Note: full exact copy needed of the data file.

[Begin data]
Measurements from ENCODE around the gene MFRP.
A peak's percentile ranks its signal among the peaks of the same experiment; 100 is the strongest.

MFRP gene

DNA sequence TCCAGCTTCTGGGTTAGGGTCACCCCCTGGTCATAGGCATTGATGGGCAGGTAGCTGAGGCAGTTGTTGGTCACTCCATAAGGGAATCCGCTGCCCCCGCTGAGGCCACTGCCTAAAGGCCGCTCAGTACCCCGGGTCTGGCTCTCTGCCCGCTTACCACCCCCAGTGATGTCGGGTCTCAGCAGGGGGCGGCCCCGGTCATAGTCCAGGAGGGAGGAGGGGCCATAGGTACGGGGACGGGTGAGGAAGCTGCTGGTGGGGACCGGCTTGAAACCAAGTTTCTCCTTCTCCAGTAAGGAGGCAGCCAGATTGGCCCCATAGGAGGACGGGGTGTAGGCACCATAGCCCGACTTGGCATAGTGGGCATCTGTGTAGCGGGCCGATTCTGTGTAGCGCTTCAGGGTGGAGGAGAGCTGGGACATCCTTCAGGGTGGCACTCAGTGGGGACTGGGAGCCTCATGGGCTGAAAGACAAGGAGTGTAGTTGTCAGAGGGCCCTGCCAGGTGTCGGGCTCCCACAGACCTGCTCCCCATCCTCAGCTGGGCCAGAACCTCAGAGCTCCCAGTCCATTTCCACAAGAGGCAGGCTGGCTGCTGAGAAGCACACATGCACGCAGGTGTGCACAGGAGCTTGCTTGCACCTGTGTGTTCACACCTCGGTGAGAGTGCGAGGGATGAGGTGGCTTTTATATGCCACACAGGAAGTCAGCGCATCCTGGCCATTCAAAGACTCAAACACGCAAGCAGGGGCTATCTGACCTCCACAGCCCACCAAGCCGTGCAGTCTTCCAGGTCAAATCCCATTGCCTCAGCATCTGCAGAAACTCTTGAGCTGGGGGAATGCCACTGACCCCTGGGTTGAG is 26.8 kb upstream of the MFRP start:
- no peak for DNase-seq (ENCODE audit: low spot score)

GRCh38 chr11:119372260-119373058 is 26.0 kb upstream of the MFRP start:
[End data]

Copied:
Measurements from ENCODE around the gene MFRP.
A peak's percentile ranks its signal among the peaks of the same experiment; 100 is the strongest.

MFRP gene

DNA sequence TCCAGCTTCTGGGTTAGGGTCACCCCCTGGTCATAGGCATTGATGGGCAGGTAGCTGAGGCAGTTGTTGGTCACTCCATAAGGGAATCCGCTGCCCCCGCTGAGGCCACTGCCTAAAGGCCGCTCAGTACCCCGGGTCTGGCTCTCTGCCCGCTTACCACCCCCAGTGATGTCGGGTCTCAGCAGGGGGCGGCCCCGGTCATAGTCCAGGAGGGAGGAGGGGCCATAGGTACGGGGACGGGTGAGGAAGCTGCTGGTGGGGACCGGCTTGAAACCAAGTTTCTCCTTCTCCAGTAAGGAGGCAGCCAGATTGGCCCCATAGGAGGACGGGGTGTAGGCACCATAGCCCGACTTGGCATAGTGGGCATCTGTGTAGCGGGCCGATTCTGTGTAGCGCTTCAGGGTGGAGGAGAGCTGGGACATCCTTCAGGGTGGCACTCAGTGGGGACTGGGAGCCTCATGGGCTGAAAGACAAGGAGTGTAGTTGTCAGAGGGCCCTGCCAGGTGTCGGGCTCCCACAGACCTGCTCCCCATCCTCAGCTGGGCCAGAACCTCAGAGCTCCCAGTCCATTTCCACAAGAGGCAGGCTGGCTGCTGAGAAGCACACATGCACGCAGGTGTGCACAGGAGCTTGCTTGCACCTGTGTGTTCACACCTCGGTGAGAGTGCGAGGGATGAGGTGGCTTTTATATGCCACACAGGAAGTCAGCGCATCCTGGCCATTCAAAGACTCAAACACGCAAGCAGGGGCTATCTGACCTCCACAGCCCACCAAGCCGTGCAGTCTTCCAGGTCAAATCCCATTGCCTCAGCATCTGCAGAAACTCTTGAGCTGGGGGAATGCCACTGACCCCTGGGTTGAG is 26.8 kb upstream of the MFRP start:
- no peak for DNase-seq (ENCODE audit: low spot score)

GRCh38 chr11:119372260-119373058 is 26.0 kb upstream of the MFRP start: